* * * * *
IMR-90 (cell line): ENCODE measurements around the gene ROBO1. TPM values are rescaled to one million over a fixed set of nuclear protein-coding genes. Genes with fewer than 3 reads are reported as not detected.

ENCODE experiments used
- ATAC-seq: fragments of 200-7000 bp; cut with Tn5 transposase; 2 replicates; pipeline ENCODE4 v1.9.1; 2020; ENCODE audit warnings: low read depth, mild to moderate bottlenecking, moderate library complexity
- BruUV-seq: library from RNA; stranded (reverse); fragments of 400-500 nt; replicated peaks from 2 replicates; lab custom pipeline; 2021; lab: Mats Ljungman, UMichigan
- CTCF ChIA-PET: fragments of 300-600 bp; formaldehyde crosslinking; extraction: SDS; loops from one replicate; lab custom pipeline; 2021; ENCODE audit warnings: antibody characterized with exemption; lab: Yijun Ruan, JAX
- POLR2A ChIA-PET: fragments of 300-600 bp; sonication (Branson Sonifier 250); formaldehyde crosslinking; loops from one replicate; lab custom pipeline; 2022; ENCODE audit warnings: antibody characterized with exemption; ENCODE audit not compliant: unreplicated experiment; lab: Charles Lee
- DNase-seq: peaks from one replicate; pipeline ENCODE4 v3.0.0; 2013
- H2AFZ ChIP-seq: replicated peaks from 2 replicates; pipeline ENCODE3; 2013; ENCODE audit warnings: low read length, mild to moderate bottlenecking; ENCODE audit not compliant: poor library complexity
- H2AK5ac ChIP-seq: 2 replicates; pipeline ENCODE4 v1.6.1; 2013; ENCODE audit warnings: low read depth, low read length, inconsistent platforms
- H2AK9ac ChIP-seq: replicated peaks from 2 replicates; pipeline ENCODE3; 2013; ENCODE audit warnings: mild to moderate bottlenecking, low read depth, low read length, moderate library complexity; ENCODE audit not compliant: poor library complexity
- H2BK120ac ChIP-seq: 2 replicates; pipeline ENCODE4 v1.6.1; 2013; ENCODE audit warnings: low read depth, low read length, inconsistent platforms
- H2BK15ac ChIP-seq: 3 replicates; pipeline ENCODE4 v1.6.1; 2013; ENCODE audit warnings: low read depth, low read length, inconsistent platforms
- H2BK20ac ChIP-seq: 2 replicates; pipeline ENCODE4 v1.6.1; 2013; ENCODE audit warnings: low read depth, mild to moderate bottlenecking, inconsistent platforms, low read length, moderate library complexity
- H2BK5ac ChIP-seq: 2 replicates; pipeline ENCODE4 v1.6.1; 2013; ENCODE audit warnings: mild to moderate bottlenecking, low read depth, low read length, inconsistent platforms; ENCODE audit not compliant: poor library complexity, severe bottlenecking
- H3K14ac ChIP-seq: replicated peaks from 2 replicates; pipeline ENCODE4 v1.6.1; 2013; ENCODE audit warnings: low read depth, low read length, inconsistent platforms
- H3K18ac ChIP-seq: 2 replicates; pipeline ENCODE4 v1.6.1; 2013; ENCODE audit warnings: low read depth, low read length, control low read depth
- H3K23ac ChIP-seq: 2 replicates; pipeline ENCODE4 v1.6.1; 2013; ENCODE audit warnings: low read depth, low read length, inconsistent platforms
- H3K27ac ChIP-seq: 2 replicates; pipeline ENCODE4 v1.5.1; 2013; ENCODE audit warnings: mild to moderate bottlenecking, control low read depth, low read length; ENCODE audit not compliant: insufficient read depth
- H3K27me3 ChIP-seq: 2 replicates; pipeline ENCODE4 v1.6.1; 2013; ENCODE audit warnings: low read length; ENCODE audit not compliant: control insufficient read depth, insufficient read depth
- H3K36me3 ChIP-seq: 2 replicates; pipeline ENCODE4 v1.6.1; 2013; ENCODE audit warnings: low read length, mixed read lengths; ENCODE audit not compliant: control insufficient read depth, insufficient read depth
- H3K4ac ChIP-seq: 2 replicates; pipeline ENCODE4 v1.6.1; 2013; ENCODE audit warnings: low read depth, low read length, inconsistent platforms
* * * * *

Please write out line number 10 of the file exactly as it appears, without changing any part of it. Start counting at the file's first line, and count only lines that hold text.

- H2AK9ac ChIP-seq: replicated peaks from 2 replicates; pipeline ENCODE3; 2013; ENCODE audit warnings: mild to moderate bottlenecking, low read depth, low read length, moderate library complexity; ENCODE audit not compliant: poor library complexity